Scapy Introduction

# Scapy live presentation script:

# run sudo scapy
>>> from pprint import pprint as pp

>>> #######################################
>>> ###        Single packets           ###
>>> #######################################
>>> a=IP(dst="131.188.24.11")
>>> a
<IP  dst=131.188.24.11 |>
>>> a.dst
'131.188.24.11'
>>> a.src
'192.168.214.123'
>>> # Unset fields will be filled with useful and dynamic defaults
>>> ls(a)
version    : BitField             = 4               (4)
ihl        : BitField             = None            (None)
tos        : XByteField           = 0               (0)
len        : ShortField           = None            (None)
id         : ShortField           = 1               (1)
flags      : FlagsField           = 0               (0)
frag       : BitField             = 0               (0)
ttl        : ByteField            = 64              (64)
proto      : ByteEnumField        = 0               (0)
chksum     : XShortField          = None            (None)
src        : Emph                 = '192.168.214.123' (None)
dst        : Emph                 = '131.188.24.11' ('127.0.0.1')
options    : PacketListField      = []              ([])
>>> # Detailed view of packet
>>> a.<TAB><TAB>
[...]
>>> # Autocompletion for the win!
>>> a.display()
###[ IP ]###
  version= 4
  ihl= None
  tos= 0x0
  len= None
  id= 1
  flags= 
  frag= 0
  ttl= 64
  proto= ip
  chksum= None
  src= 192.168.214.123
  dst= 131.188.24.11
  \options\
>>> # yet another view...
>>> 
>>> # But networks and scapy is more then just one protocol at a time:
>>> ls()
[...]
>>> # Gives a list of supported protocols
>>> Ether()/IP()/UDP()/DNS()
<Ether  type=0x800 |<IP  frag=0 proto=udp |<UDP  sport=domain |<DNS  |>>>>
>>> # lower layers get automatically effected. can be overwritten
>>> p = _
>>> # _ is the last result
>>> p.haslayer(IP)
1
>>> p.proto
17
>>> # all attributes are available, if not masked
>>> p.dst
WARNING: Mac address to reach destination not found. Using broadcast.
'ff:ff:ff:ff:ff:ff'
>>> # Two things: 1. if accessed, defaults are resolved
>>> #             2. the "lowest" layer wins by overlapping
>>> #                (Ether and IP have a dst field)
>>> p.payload
<IP  frag=0 proto=udp |<UDP  sport=domain |<DNS  |>>>
>>> p.payload.dst
'127.0.0.1'
>>> str(p)
'\xff\xff\xff\xff\xff\xff\x00\x00\x00\x00\x00\x00\x08\x00E\x00\x00(\x00\x01
\x00\x00@\x11|\xc2\x7f\x00\x00\x01\x7f\x00\x00\x01\x005\x005\x00\x14\x01Z\x00
\x00\x00\x00\x00\x00\x00\x00\x00\x00\x00\x00'
>>> # Byte-wise representation of packet
>>> Ether(_)
<Ether  dst=ff:ff:ff:ff:ff:ff src=00:00:00:00:00:00 type=0x800 |<IP  version=
4L ihl=5L tos=0x0 len=40 id=1 flags= frag=0L ttl=64 proto=udp chksum=0x7cc2 
src=127.0.0.1 dst=127.0.0.1 options=[] |<UDP  sport=domain dport=domain len=20
chksum=0x15a |<DNS  id=0 qr=0L opcode=QUERY aa=0L tc=0L rd=0L ra=0L z=0L 
rcode=ok qdcount=0 ancount=0 nscount=0 arcount=0 |>>>>
>>> # Each protocol can parse raw byte-streams. Every field is now set
>>> 
>>> #######################################
>>> ###       Multiple packets          ###
>>> #######################################
>>> # "Advanced" magic:
>>> IP(dst="192.168.1.*")
<IP  dst=Net('192.168.1.*') |>
>>> IP(dst="192.168.1.0/24")
<IP  dst=Net('192.168.1.0/24') |>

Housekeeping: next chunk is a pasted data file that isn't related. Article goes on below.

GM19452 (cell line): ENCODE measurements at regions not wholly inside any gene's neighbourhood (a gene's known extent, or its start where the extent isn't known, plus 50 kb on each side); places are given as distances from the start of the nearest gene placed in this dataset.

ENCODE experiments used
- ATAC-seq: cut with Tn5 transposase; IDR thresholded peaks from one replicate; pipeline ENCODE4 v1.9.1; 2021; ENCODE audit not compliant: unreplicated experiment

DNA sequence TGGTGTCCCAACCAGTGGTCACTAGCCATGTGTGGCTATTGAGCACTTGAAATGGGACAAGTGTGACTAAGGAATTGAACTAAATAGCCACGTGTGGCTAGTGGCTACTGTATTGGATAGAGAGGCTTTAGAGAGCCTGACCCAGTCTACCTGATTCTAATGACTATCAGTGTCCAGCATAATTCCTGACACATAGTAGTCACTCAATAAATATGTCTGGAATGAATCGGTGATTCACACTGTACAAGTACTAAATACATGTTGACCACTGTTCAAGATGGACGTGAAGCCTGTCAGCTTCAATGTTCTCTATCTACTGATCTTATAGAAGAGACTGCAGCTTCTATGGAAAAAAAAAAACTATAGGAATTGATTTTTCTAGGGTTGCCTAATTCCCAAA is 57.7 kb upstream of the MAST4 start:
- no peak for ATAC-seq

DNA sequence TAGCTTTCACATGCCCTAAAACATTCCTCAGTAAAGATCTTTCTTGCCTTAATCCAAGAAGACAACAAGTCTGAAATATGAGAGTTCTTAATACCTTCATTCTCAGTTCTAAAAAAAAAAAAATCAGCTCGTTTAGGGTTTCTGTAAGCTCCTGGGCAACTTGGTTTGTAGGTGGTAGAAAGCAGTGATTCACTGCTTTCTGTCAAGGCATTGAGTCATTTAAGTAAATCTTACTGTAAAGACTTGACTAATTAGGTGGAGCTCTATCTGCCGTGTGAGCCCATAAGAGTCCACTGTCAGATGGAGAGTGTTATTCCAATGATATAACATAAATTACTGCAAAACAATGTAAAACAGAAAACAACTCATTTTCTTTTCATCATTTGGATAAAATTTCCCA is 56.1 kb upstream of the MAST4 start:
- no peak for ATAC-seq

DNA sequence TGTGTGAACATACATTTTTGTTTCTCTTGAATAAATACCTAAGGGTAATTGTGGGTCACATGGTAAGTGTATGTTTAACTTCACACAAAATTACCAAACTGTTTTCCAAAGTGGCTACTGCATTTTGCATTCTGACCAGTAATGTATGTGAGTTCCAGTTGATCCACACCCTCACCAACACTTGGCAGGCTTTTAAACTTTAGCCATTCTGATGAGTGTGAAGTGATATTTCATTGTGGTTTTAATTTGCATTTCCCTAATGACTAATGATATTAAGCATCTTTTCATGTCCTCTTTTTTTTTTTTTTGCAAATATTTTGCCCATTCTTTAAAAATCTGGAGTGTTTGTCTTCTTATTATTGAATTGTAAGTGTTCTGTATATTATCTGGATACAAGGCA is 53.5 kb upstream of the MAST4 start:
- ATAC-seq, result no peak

>>> IP(dst="192.168.1.0-255")
<IP  dst=Net('192.168.1.0-255') |>
>>> # This is all the same
>>> IP(dst="www.ccc.de/30")
<IP  dst=Net('www.ccc.de/30') |>
>>> # even this works!
>>> _/TCP(dport=[22,80])
<IP  frag=0 proto=tcp dst=Net('www.ccc.de/30') |<TCP  dport=[22, 80] |>>
>>> pp(list(_)) # pp is used to get a nicer output
[<IP  frag=0 proto=tcp dst=213.73.89.120 |<TCP  dport=ssh |>>,
 <IP  frag=0 proto=tcp dst=213.73.89.120 |<TCP  dport=http |>>,
 <IP  frag=0 proto=tcp dst=213.73.89.121 |<TCP  dport=ssh |>>,
 <IP  frag=0 proto=tcp dst=213.73.89.121 |<TCP  dport=http |>>,
 <IP  frag=0 proto=tcp dst=213.73.89.122 |<TCP  dport=ssh |>>,
 <IP  frag=0 proto=tcp dst=213.73.89.122 |<TCP  dport=http |>>,
 <IP  frag=0 proto=tcp dst=213.73.89.123 |<TCP  dport=ssh |>>,
 <IP  frag=0 proto=tcp dst=213.73.89.123 |<TCP  dport=http |>>]
>>> # We have now generated a list with all possible permutations
>>>
>>> # Going into the world and ...
>>> #######################################
>>> ###  Sending and receiving packets  ###
>>> #######################################
>>> sendp("Hello World! Is any one there?")
.
Sent 1 packets.
>>> # A layer 2 packet has been set free
>>> # (check out with wireshark)
>>> send(IP(dst="google.com/28")/ICMP())
................
Sent 16 packets.
>>> # Ping scanning google.com...
>>> # send supports automatic routing on layer 3
>>> # But how do we know if there was a reply?
>>> sr(IP(dst="google.com/28")/ICMP(), timeout=1)
Begin emission:
............*...Finished to send 16 packets.
.************
Received 29 packets, got 13 answers, remaining 3 packets
(<Results: TCP:0 UDP:0 ICMP:13 Other:0>, <Unanswered: TCP:0 UDP:0 ICMP:3 
Other:0>)
>>> # Now we have 13 replied and 3 unanswered packages, lets have a look
>>> ans, uans = _
>>> ans.summary()
IP / ICMP 192.168.214.123 > 74.125.113.96 echo-request 0 ==> IP / ICMP 74.125.
113.96 > 192.168.214.123 echo-reply 0
IP / ICMP 192.168.214.123 > 74.125.113.98 echo-request 0 ==> IP / ICMP 74.125.
113.98 > 192.168.214.123 echo-reply 0
[...]
>>> uans.summary()
IP / ICMP 192.168.214.123 > 74.125.113.111 echo-request 0
IP / ICMP 192.168.214.123 > 74.125.113.110 echo-request 0
IP / ICMP 192.168.214.123 > 74.125.113.107 echo-request 0
>>> # srp() for layer 2 exists as well
>>> quit()